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When Do Babies Start Rolling Over?

Infant developmental milestones and sleep are so interconnected, rarely does one happen without impacting the other. And the ability to roll over by themselves is a big leap for your growing baby! So, we’re sharing when this milestone tends to happen and its impact it can have on your little one’s sleep.

In This Article 

Rolling Over

How to Help Your Infant Roll Over

Tummy sleep

Common Questions From New Parents

Baby in crib.


In our blog about the  impact of growth milestones on infant sleep we dive into why mobility milestones within the first year and beyond often correlate with changes in sleep patterns. And rolling over is no different! When your baby is able to roll over on their own it will likely impact how they sleep. You might put them down for a nap on their back and return to the nursery to find they’ve taken it upon themselves to roll to their tummy! Baby rolling over is a big adjustment for your little one and for you, so we’re covering what to expect when you’re expecting more mobility.

Rolling Over

What age do babies start to roll to the side or stomach? It’s a very common question that a lot of parents think about. And as with any developmental milestone, the answer varies slightly from baby to baby. Everyone grows and develops differently! Generally though, babies begin to show signs of having the physical ability to roll over at about 4 months old. Before being able to fully roll over, you might see your little one start rocking back and forth. This is a sure sign that they are almost ready to start rolling over on their own. 

Your baby learning to roll over is not as straightforward as you might think. The first time they try this new skill it might look like they're just rocking back and forth, they then begin to be able to roll from tummy to back, and then, potentially after months of growth and learning, they will finally be able to roll autonomously in either direction.

Tummy to Back

Babies start rolling over from tummy to back (back to tummy comes a bit later)! So, around 4 months old, tummy to back rolling will come first. You might notice your baby start rolling on their own during tummy time. They will likely continue rolling from tummy to back only for a period of time before being able to roll either direction - usually between one and two months. 

Back to Tummy

Babies are usually  able to roll from their back onto their tummy around 6 months old. At this point they will be able to roll autonomously in either direction. This is the point when it might begin to impact your little one’s sleeping habits.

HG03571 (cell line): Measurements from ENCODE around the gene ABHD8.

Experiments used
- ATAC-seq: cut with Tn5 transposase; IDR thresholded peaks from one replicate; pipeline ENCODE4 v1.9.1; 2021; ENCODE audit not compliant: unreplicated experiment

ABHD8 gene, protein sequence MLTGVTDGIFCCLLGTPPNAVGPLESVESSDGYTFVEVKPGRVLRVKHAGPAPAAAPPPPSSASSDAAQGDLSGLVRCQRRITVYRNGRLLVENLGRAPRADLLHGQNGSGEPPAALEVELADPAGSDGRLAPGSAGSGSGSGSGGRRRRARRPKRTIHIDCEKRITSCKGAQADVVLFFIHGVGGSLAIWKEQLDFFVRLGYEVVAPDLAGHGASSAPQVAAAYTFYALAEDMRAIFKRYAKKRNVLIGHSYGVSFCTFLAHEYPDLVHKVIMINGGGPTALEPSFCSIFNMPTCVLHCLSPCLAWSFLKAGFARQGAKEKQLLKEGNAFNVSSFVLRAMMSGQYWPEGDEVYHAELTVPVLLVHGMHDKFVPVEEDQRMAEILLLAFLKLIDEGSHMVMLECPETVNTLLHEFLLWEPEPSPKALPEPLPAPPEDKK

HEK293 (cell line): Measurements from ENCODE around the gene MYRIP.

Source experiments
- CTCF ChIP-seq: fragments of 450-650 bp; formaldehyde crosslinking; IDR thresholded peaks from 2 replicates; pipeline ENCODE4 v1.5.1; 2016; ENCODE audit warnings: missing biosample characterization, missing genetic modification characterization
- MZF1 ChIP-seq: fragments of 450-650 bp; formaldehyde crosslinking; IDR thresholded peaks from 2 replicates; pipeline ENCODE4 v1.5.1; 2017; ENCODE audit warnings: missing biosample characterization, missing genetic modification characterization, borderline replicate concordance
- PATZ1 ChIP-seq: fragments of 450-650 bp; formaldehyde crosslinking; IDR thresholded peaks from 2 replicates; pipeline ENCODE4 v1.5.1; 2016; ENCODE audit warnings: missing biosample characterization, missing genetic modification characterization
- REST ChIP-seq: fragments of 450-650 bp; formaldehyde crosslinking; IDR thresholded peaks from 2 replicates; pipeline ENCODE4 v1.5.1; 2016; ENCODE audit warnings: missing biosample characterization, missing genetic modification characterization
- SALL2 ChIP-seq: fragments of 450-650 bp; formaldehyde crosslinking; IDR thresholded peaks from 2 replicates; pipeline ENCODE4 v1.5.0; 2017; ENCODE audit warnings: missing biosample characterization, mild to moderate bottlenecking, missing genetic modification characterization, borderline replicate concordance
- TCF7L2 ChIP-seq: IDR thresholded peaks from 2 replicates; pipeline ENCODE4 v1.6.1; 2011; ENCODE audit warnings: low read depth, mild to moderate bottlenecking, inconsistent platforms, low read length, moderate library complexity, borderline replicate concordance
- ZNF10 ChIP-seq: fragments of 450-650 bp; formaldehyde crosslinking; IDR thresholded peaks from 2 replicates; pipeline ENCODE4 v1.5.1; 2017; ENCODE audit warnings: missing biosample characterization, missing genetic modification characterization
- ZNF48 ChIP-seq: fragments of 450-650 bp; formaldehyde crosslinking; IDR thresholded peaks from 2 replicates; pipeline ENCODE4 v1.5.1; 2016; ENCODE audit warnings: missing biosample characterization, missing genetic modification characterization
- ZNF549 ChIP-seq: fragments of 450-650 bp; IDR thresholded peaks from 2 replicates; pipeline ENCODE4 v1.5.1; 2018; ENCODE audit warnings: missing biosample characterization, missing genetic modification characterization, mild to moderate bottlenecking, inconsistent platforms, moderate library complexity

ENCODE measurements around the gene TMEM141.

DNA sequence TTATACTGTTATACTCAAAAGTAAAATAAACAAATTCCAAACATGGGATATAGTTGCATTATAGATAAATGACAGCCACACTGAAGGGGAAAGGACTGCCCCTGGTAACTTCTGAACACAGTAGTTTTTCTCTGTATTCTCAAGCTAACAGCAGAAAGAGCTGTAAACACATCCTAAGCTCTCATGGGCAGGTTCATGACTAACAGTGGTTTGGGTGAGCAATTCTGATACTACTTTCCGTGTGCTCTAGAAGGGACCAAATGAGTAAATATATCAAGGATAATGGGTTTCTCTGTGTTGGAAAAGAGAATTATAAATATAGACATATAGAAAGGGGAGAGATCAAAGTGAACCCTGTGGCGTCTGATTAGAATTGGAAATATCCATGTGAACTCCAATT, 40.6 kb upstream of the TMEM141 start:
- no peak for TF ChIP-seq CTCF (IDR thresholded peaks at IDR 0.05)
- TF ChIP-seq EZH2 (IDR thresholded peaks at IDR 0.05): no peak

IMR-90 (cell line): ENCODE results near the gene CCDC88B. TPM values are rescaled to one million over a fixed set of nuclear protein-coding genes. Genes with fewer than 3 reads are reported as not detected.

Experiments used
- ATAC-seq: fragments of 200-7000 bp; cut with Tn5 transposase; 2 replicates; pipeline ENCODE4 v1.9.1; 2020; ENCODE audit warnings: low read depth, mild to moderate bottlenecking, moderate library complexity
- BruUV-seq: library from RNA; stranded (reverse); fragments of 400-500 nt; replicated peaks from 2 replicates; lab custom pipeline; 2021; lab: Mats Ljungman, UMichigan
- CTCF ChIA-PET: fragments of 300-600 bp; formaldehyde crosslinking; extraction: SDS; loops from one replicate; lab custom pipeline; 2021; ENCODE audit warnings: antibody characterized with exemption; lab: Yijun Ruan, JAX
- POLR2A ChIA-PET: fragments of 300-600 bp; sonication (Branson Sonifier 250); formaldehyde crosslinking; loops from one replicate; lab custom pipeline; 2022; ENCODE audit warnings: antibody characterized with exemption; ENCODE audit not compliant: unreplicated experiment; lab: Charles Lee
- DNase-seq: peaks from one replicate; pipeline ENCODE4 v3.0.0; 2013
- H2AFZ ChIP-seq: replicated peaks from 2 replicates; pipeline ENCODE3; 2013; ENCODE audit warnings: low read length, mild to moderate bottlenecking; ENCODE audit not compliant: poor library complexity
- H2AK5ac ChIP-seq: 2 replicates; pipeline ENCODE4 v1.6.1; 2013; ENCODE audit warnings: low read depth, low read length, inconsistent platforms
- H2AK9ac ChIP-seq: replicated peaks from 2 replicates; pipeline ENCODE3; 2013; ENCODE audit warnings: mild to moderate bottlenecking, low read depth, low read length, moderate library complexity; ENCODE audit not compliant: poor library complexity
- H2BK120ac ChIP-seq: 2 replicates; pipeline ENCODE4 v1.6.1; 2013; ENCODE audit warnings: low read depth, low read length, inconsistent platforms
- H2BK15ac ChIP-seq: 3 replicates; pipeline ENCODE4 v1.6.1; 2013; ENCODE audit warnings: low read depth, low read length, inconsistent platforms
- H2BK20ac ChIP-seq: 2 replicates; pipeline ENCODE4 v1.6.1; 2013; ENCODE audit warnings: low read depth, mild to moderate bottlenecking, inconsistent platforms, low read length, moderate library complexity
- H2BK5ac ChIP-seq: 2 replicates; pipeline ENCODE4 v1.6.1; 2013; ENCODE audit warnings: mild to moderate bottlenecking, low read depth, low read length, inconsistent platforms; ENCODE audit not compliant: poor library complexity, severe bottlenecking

Pro Tip: How to Help Your Infant Roll Over

As we mentioned earlier, every baby is different and grows at their own pace. But, if you want to help encourage your baby’s growth toward this milestone, here are some ways to encourage your baby to roll over.

  • Lots of tummy time...

Tummy time is critical to strengthen your baby’s back, neck, and arm muscles - which are all the muscles that will eventually help them successfully through that first roll! So, be sure to practice tummy time early and often during their wake windows.

  • Use stimulation to motivate your baby.

Noise or visual stimulation can motivate your baby and encourage them to begin trying to roll over. Try playing music to the left or right of your little one during tummy time. You’ll see their attention turn to the sound, and once their head turns to the sound, after some practice, they’re body will eventually follow.

Baby on their side in crib.

Tummy Sleep

You probably know that to reduce the risk of SIDS it’s important for your baby's sleeping position to be laying flat on their back, so it is totally understandable that the thought of baby sleeping on their tummy brings  up some concern. Something to note here is that after 6 months of age, the risk of SIDS in babies goes down significantly. Learn about SIDS and much more in our ABC's of safe sleep blog. 

After your baby learns to roll over in either direction on their own you might notice them begin to roll onto their tummy or side during nap time or at night. At this point in development, it’s fine to let your little one sleep on their tummy if they roll onto it autonomously. Although you should continue putting baby to bed on their back, they now have the physical ability to roll over onto their tummy and to roll back onto their back if they need to. 

Baby asleep on their tummy in a crib.

If you notice that your baby often rolls onto their tummy during sleep, they likely prefer sleeping on their stomach. Our Zen Sack™ is the perfect sleepwear option for tummy sleepers because it’s easily reversible. The sleep sack can be reversed so the lightly weighted pad is  on the back instead of the chest for babies who are more comfortable sleeping on their stomach.

Common questions from new parents

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Catherine Iannucci

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